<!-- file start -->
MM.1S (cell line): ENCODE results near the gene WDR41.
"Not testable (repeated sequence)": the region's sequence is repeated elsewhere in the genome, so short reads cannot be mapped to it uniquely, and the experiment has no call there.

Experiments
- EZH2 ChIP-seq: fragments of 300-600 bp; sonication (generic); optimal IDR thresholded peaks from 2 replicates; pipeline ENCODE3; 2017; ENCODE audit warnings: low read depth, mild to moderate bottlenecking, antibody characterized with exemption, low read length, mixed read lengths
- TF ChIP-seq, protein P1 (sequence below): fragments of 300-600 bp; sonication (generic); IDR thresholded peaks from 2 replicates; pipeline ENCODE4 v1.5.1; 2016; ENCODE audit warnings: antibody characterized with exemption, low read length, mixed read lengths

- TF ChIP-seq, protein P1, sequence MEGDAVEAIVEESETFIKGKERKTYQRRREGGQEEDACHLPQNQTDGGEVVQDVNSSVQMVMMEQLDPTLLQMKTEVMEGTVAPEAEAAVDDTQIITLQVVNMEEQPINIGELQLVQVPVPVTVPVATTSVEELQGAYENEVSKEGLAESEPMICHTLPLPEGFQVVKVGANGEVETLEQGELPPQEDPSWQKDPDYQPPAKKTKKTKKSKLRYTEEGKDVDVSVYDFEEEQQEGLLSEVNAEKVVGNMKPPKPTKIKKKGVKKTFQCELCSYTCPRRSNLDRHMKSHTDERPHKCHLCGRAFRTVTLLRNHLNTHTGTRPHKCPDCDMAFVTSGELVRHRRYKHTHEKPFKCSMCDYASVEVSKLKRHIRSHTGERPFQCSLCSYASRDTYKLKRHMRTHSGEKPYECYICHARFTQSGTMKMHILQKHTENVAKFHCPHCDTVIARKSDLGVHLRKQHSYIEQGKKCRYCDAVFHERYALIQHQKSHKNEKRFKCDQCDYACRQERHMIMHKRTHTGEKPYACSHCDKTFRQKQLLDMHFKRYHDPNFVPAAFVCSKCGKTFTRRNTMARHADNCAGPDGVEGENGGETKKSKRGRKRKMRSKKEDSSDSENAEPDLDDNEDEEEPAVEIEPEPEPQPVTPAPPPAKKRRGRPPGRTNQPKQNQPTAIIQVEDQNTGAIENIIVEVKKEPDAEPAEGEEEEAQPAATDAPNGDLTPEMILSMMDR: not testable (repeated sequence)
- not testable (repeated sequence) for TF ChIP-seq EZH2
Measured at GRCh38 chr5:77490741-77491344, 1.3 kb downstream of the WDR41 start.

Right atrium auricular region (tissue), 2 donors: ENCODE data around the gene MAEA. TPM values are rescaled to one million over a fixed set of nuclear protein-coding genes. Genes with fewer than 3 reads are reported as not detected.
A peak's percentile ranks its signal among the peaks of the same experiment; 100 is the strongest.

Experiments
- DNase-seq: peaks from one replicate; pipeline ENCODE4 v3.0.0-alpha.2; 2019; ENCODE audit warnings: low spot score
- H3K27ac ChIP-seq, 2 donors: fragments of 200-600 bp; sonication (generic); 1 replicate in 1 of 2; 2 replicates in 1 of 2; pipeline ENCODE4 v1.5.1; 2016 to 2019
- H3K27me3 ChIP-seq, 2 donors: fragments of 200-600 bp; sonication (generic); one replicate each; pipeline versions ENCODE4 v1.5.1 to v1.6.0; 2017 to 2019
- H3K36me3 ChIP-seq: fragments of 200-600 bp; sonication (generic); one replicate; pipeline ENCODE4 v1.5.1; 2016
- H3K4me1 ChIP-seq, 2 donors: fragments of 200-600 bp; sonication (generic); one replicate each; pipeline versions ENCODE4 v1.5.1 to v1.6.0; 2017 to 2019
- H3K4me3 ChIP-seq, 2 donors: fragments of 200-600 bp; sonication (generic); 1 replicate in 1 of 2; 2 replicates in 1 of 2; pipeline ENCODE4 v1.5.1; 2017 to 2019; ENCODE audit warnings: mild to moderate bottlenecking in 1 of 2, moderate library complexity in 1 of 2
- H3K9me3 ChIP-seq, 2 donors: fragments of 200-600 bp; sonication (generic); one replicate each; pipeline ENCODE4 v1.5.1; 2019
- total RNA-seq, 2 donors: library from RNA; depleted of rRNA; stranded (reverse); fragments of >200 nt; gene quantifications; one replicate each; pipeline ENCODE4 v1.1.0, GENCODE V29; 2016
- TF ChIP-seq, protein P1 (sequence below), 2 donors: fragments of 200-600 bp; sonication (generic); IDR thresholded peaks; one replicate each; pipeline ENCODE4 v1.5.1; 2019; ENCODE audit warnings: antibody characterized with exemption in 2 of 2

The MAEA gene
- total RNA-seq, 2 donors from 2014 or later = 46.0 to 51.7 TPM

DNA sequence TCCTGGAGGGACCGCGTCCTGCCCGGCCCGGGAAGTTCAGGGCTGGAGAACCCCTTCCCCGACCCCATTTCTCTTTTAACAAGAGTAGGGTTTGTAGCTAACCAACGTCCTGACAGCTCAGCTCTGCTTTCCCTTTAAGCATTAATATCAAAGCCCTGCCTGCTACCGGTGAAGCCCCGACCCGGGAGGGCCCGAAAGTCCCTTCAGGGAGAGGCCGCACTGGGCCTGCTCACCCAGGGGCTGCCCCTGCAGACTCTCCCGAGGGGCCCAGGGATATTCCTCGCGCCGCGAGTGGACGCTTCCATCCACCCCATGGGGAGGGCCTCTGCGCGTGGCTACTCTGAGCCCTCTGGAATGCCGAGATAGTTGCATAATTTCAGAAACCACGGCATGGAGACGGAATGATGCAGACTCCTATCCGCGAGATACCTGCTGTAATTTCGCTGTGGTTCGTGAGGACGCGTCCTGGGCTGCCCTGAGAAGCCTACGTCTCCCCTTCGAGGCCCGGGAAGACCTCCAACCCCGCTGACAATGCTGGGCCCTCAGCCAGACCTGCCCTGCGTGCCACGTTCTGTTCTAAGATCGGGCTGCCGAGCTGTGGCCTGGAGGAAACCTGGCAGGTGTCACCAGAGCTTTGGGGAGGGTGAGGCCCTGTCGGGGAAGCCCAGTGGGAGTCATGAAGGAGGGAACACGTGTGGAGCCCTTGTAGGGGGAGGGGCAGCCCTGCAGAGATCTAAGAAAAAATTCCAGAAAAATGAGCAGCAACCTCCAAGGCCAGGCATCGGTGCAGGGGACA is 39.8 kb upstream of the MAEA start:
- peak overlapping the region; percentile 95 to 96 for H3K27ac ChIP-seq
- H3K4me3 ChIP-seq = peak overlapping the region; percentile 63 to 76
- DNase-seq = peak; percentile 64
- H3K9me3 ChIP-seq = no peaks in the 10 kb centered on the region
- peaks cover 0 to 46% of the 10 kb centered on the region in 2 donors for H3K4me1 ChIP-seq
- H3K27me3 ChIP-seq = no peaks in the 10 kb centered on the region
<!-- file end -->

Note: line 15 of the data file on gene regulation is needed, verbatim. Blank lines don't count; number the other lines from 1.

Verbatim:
- H3K36me3 ChIP-seq: fragments of 200-600 bp; sonication (generic); one replicate; pipeline ENCODE4 v1.5.1; 2016